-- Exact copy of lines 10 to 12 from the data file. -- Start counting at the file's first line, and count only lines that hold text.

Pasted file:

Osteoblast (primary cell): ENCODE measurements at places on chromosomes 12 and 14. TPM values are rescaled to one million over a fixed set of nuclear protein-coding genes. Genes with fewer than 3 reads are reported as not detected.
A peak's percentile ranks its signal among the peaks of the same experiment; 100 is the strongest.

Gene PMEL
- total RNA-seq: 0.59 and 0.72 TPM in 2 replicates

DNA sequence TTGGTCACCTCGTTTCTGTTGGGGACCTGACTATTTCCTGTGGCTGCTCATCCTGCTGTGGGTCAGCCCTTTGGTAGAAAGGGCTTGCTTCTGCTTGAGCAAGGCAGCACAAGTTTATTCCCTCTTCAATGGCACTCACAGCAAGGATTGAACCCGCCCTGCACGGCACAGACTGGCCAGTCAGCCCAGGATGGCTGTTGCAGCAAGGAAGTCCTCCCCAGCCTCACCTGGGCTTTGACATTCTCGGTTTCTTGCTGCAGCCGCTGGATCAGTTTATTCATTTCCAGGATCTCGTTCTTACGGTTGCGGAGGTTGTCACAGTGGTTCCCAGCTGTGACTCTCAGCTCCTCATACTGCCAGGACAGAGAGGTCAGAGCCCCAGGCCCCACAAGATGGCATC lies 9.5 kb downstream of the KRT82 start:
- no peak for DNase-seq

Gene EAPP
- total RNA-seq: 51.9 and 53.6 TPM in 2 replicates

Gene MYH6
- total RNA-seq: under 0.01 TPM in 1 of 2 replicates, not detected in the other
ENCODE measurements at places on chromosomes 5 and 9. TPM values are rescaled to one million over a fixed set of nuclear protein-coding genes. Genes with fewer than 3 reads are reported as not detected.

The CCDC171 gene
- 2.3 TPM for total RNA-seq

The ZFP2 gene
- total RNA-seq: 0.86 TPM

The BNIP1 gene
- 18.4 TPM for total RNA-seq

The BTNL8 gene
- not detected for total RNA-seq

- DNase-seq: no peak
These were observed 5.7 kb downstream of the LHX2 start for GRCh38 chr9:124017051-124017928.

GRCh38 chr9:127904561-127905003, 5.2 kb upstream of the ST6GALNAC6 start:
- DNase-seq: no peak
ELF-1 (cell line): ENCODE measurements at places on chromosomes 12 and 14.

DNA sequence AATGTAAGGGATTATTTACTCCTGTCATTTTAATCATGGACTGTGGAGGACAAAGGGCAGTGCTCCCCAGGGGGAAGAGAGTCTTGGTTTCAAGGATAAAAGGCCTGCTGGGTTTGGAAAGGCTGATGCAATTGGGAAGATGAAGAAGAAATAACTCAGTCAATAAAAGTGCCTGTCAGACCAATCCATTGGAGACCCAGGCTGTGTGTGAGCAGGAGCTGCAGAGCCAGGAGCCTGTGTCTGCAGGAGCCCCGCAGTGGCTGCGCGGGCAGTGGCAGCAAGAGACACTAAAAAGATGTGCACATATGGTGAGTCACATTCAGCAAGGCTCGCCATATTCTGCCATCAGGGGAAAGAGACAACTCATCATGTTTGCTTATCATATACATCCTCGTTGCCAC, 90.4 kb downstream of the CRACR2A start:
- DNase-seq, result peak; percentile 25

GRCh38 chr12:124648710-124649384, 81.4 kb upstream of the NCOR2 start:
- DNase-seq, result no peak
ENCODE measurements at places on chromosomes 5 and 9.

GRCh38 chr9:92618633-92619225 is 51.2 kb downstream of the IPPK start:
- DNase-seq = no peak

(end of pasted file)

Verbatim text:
- total RNA-seq: under 0.01 TPM in 1 of 2 replicates, not detected in the other
ENCODE measurements at places on chromosomes 5 and 9. TPM values are rescaled to one million over a fixed set of nuclear protein-coding genes. Genes with fewer than 3 reads are reported as not detected.

The CCDC171 gene